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5 Tips For Writing A President’s Message

Author: Heather Tamminga, CAE
01/04/2021

President’s Message Due.

These are often the three most dreaded words by every leader when it’s time to send the member newsletter — but it doesn’t have to be. As president, this is your opportunity to have a conversation with your membership.

Here are guidelines I share with leaders to help toss away expectations and anxiety to craft a member-moving message:

1. Determine the purpose and tone of the message

If you are informing members of association activities, use a conversational tone. If you are making a call to action, use a persuasive tone. Once purpose and tone are determined, the message writing process is easier.

2. Use an active voice

An active voice means the subject of a sentence performs an action.

  • Active voice example: The board approved a 10% reduction in registration fees.
  • Passive voice example: A 10% reduction in registration fees was approved by the board.

The active voice is clear, concise and strong. The board approved an action. The passive voice is wordier and dilutes the message.

3. Simplicity is your friend

Simple sentences are easier to understand. Use short sentences and paragraphs. If a message appears too long or complex, readers quickly skip the message altogether. Important updates and calls to action are missed.

Pro tip: use the shorted form of a word when applicable. For example, “use” is shorter and more effective than “utilize.”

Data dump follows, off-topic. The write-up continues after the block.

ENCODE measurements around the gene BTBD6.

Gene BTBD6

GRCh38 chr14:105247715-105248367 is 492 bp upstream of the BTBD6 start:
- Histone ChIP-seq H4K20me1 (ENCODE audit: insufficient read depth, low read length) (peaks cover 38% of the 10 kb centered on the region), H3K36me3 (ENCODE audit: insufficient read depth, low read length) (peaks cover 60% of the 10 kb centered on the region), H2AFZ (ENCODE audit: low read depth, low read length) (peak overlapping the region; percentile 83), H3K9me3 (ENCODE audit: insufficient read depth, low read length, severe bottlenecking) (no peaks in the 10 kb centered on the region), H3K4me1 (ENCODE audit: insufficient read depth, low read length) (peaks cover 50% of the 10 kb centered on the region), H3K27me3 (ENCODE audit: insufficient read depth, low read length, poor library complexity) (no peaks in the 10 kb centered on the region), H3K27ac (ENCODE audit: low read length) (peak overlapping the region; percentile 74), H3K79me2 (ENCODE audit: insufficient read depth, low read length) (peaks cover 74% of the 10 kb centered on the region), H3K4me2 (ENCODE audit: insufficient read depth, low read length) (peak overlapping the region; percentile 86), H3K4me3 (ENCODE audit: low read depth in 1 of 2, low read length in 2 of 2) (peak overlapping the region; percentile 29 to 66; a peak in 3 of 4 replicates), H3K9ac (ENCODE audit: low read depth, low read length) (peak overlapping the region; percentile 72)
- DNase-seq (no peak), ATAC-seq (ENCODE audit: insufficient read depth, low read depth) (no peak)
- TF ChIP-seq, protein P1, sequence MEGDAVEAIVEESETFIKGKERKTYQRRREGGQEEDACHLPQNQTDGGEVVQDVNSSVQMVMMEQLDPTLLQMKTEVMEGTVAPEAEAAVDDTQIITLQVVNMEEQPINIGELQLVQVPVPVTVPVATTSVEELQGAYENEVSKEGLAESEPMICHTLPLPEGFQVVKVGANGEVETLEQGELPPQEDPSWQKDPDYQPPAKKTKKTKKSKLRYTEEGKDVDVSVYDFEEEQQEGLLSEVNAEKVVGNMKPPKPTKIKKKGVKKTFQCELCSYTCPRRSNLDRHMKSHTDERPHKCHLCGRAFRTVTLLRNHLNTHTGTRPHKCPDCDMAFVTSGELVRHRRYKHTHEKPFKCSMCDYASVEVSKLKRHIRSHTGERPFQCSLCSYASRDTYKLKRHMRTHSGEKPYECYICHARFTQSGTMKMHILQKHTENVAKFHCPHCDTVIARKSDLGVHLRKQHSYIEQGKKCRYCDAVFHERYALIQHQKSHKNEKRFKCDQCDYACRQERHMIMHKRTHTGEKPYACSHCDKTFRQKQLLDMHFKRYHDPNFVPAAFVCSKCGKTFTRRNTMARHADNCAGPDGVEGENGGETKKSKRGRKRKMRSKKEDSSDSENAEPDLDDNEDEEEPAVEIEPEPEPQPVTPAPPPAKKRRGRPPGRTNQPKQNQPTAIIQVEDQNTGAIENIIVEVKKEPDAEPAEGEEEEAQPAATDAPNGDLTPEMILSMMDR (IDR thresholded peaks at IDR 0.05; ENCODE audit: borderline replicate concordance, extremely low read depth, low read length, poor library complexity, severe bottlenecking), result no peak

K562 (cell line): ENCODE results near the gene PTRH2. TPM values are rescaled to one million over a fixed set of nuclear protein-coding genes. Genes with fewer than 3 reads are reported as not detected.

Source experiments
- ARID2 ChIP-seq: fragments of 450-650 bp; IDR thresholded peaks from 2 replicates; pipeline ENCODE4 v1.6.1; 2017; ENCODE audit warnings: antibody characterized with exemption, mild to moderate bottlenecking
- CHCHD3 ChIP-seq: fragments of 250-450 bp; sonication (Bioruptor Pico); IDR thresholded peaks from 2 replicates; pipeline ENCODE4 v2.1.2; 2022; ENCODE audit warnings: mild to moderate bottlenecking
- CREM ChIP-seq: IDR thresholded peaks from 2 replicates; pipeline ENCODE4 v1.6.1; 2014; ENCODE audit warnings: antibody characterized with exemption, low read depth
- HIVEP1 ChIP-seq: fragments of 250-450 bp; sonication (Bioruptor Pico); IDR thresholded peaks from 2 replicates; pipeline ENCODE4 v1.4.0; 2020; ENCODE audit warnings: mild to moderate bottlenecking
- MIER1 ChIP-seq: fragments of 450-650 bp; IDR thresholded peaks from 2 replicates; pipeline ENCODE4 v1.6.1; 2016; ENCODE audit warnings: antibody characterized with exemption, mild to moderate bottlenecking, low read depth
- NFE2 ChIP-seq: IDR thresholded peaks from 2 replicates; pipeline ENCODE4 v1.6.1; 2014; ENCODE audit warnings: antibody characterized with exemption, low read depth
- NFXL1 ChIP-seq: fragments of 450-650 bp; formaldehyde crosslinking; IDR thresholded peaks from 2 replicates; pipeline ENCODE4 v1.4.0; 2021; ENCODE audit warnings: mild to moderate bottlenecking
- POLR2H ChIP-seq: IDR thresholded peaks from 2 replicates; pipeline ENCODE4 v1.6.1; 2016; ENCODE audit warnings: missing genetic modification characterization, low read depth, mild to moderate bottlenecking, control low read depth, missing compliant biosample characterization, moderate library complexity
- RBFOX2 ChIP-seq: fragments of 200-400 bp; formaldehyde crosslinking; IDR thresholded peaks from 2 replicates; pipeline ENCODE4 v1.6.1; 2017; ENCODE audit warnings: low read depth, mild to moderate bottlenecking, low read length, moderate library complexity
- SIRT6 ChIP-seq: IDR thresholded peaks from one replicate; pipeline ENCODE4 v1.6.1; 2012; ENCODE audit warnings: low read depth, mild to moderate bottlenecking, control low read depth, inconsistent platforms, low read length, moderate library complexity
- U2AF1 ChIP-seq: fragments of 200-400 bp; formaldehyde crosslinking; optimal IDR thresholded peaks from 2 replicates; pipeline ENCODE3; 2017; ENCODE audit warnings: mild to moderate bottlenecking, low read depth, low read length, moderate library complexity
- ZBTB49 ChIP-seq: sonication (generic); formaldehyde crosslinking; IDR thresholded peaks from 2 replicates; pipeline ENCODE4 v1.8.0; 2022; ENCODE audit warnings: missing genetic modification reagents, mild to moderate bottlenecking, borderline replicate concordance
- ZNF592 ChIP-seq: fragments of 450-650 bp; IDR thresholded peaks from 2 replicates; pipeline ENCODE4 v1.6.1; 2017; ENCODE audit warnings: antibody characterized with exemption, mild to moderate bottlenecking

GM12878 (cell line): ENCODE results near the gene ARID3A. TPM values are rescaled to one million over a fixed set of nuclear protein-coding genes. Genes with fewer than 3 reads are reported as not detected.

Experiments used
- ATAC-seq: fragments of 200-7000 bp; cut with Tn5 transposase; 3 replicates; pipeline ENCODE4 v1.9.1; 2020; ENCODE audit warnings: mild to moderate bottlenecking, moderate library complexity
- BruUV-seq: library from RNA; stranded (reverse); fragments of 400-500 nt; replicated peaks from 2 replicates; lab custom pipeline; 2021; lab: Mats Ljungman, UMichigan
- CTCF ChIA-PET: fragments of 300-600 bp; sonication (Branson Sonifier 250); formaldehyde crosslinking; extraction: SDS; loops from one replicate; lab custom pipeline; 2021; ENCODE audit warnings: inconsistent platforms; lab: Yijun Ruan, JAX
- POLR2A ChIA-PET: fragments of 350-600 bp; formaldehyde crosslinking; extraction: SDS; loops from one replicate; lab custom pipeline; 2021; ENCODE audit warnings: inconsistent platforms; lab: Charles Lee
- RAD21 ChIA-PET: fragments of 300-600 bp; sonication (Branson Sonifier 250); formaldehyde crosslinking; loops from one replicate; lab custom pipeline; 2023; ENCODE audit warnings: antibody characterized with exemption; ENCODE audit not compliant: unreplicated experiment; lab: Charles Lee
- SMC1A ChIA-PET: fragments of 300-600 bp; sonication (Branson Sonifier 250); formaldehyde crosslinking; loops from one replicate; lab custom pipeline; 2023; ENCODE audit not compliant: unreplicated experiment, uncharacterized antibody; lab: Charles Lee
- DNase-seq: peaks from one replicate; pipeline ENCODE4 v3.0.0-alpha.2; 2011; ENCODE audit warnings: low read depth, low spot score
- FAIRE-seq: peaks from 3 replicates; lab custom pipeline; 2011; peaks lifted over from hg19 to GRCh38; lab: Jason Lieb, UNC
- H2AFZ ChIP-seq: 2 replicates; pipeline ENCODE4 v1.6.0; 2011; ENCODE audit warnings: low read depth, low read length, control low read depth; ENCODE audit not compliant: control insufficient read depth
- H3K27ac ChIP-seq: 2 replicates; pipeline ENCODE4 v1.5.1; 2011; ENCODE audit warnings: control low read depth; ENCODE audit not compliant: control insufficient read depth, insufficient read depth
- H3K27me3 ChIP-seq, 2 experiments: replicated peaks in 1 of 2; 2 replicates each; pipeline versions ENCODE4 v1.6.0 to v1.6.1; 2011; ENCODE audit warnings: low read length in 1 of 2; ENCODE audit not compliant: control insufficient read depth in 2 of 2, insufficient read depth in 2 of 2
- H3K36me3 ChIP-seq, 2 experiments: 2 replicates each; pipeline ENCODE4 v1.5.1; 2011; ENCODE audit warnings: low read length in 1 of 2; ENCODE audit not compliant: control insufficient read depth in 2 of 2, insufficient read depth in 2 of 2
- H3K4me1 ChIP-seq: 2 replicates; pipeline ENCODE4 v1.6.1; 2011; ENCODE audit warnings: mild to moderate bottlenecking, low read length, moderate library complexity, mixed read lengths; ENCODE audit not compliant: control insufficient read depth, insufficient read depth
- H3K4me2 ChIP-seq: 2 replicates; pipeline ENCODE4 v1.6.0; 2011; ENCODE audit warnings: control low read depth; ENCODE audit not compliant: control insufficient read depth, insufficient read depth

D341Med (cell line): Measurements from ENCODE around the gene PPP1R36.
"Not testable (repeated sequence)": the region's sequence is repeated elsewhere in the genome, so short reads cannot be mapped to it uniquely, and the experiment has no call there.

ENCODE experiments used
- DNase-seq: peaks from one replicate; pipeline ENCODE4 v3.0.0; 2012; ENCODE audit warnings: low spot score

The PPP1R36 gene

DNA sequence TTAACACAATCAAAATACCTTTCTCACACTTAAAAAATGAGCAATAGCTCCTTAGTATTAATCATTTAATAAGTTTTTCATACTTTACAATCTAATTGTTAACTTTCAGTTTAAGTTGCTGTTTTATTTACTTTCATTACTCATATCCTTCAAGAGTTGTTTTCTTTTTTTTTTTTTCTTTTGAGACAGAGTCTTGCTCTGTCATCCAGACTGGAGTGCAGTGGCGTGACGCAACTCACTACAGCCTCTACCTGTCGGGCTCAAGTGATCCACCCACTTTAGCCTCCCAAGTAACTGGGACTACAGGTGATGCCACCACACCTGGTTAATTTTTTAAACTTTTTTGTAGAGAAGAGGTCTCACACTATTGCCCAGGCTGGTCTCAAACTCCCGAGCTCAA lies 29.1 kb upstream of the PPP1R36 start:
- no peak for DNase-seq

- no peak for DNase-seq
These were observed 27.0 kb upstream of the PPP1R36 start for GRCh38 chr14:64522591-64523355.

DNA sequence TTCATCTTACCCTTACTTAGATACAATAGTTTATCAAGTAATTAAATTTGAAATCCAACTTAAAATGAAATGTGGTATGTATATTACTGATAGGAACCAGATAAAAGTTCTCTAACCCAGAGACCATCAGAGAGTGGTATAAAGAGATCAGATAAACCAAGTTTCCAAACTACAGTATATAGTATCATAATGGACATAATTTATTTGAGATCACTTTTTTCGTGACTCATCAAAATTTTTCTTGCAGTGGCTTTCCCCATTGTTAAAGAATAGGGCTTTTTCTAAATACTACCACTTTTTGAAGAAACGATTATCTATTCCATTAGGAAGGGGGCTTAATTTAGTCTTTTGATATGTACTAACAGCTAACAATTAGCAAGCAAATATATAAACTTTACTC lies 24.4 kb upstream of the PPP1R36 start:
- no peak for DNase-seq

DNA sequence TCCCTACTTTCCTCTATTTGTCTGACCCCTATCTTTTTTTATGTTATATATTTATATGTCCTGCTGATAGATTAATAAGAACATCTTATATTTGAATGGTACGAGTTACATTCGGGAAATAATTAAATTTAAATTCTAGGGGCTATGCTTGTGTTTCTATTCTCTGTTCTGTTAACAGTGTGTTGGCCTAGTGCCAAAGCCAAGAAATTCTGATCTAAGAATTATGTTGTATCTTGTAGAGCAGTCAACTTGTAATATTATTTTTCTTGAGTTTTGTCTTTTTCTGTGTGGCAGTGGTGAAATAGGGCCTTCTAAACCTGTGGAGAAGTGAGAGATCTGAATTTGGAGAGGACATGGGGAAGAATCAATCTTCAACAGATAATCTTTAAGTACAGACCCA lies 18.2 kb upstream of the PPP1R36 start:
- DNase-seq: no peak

4. Address one idea or issue at a time

I learned the IRAC writing format in a legal research course. IRAC stands for Issue, Rule of law, Application of law and Conclusion. I adapted the format for president’s messages.

  • I – Issue or idea to address (1 sentence)
  • R – Relevance to the membership/profession/association (1 – 2 sentences)
  • A – Application of the issue or idea. What problem is solved and how? (1 – 2 sentences)
  • C – Conclusion and explanation of how the issue or idea may impact members/profession/association. (2 sentences)

5. Dress-down the Headshots. Traditionally, formal headshots are included with the president’s message. Recent trends illustrate leaders are opting for less formal photos and showcasing their personality. This includes family photos, scenic vacation photos or photos showcasing hobbies. Don’t be afraid to do something different!

The presidents message elicits anxiety and fear of judgment by peers. Remember, the membership already knows you! They elected you to lead based on their collective experience of you as a person with purpose and passion. Your message is a conversation with members. Be consistent, personal and passionate; members will hear your message.

5 Tips For Writing A President’s Message